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Dr. Martyn Newman:

I was reviewing some research recently that asked employers what skills they felt were most needed in the next 5-10 years and interestingly the answers that came back were not about business acumen or P&L management. Instead, their top priorities included Empathy, and relationship skills along with co-creativity. And these were from really big brands. So that research aligns with what you are saying. I know that you will be presenting a lot more detail at the EQ Summit, but could you give us 3 quick tips on how people in business today could improve their Empathy skills?

 “If you are going to have a competitive team and you are going to be the group that wins the game you have got to get along well together.”

 Dan Goleman: 

Number 1- Tune in.  I think Empathy starts with self-awareness, because part of the emotional Empathy which is the basis for rapport and chemistry has to do with tuning in to how the other person is feeling.

Number 2 – Show that you care. Show that you are not only able to pick up what a person is feeling but that you feel that your colleagues are collaborators.

Number 3 – Be a good collaborator. Be trustworthy. Be someone that people know will be there for them. And you do that by demonstrating Empathy.

Dr. Martyn Newman:

Recently I was listening to a presentation you gave at Google some time ago, and we know Google is famous for having implemented an Emotional Intelligence and Mindfulness programme to huge acclaim. I understand that there is a 6 month wait list. Is that right?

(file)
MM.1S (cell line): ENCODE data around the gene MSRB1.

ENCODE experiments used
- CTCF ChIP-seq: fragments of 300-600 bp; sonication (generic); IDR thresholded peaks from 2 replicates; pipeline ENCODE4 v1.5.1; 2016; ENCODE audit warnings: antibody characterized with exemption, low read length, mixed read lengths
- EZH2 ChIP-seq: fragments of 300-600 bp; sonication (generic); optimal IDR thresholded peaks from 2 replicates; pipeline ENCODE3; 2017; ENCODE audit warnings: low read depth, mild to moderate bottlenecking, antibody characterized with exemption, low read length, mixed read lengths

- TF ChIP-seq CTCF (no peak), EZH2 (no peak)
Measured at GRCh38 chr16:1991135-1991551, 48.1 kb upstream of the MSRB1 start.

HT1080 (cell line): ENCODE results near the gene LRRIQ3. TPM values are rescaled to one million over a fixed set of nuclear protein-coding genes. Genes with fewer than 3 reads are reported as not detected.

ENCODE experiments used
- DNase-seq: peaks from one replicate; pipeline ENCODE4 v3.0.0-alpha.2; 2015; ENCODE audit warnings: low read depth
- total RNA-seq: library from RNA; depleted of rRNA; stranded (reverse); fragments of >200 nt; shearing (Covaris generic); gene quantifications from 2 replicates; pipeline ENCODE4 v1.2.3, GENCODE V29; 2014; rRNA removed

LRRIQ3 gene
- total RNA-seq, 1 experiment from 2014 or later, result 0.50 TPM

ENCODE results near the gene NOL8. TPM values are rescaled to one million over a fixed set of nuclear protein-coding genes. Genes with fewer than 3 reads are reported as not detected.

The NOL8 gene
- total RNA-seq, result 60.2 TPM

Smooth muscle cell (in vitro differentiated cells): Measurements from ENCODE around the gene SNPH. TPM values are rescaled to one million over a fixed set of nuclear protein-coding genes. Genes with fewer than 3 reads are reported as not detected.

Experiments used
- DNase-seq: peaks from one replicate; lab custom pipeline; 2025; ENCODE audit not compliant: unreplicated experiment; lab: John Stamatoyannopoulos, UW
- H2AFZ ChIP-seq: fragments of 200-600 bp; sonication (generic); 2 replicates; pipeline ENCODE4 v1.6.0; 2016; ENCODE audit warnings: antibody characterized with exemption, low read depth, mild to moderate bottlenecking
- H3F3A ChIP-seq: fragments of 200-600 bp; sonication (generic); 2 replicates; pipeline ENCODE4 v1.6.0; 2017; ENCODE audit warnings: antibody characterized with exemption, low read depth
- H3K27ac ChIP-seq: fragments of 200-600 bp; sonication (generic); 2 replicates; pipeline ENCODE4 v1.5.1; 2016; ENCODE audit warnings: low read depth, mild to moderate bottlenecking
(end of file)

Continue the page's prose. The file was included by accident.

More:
Dan Goleman 

I hear there is. And that talk that you saw that I did at Google was used as leverage to get the first course at Google U – that’s their in-house university – on Mindfulness and Emotional Intelligence. Chade-Meng Tan who was the man who made that happen has now taken it on the road and implementing it for companies all over the world.

 Dr. Martyn Newman: 

 I’m sure you would be interested to know that in Europe we have been involved with the media giant Sky, for the last 2 years delivering a similar programme and in many ways, companies like Google, Sky and Amazon etc. are unlikely places for these initiatives as fast moving companies and yet the programmes are just so well received and to such huge acclaim. What do you think are the factors that are driving the interest and leading to the success of these programmes well and above other leadership initiatives that HR departments have implemented over the years?

Dr.Martyn Newman
Dr.Martyn Newman

Dan Goleman:

 Martyn I think the answer is very simple. The faster things move the more you’ve got to take some time to recover. The body was designed for certain levels of stress. Things have ratcheted up in the same way for so many people in business world. This is why 5 or 10 minutes of just taking care of yourself, just being with yourself and being mindful is the refresher and the recovery zone that people need more than ever.